adjective, un·ho·li·er, un·ho·li·est.
Origin of unholy
Examples from the Web for unholy
ISIS had summoned him from the Talesh area in the Guilan province north of Tehran, to perform the unholy duty.
This unholy marriage of faux country and pseudo hip-hop is literally the worst of both worlds.You Can't Unsee Billy Ray Cyrus’s Pseudo Hip Hop ‘Achy Breaky 2’|Amy Zimmerman|February 12, 2014|DAILY BEAST
For lack of a better term, it was an animal-hostage video, an unholy new mash-up of internet genres.The Taliban Trolled the Internet with a Dog Video and Upstaged an American POW|Brian Van Reet|February 11, 2014|DAILY BEAST
To be sure, there is more than enough reality to make the pursuit of peace hit any number of walls, both holy and unholy ones.
Where we had once stood spellbound by the sight of the burning towers, we now listened to the unholy roar of the wind.New York City’s Sandy Disaster: A Meteorological 9/11?|Michael Daly|October 30, 2012|DAILY BEAST
He revealed the unholy ideals of all that band of scoundrels—ideals that he said should find fruition under his captaincy.Romance|Joseph Conrad and F.M. Hueffer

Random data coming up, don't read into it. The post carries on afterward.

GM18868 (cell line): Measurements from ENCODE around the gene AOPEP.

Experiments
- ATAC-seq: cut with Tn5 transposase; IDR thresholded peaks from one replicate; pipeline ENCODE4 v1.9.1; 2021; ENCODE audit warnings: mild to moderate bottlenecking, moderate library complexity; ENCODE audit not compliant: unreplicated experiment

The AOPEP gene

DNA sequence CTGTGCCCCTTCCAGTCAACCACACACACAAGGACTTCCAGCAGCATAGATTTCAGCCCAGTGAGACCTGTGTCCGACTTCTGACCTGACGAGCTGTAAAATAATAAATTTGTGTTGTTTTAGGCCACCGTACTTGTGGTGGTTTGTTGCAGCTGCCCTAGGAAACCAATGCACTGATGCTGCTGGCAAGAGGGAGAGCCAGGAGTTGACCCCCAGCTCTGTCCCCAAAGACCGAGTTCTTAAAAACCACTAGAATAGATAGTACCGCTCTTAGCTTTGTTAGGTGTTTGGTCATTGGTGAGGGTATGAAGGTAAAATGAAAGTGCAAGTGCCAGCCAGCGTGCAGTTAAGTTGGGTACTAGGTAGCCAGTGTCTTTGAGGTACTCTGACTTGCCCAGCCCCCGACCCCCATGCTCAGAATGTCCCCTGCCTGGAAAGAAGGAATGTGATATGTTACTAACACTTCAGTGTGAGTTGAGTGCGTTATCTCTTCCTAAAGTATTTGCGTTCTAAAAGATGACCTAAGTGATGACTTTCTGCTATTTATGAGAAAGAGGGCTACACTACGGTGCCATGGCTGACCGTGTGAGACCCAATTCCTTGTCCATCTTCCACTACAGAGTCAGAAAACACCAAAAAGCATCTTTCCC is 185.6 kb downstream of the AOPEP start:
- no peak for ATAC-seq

When will a judgment descend on this unholy land, for the monstrous sins by which it is now daily polluted.
The sorcerer is outlawed, and betakes himself to the secret performance of unholy rites in dark and unwholesome circumstances.The Origin of Man and of his Superstitions|Carveth Read
In return they expressed their unholy delight in the certainty of our destruction by the enemy.The Collected Works of Ambrose Bierce|Ambrose Bierce
Thus self-renunciation is common to the holy with the unholy, to the pure and the impure.The Ego and His Own|Max Stirner
British Dictionary definitions for unholy
adjective -lier or -liest
Word Origin and History for unholy
Old English unhalig, "impious, profane, wicked," from un- (1) "not" + halig (see holy). Cf. Middle Dutch onheilich, Old Norse uheilagr, Danish unhellig, Swedish ohelig. In reference to actions, it is attested from late 14c. Colloquial sense of "awful, dreadful" is recorded from 1842.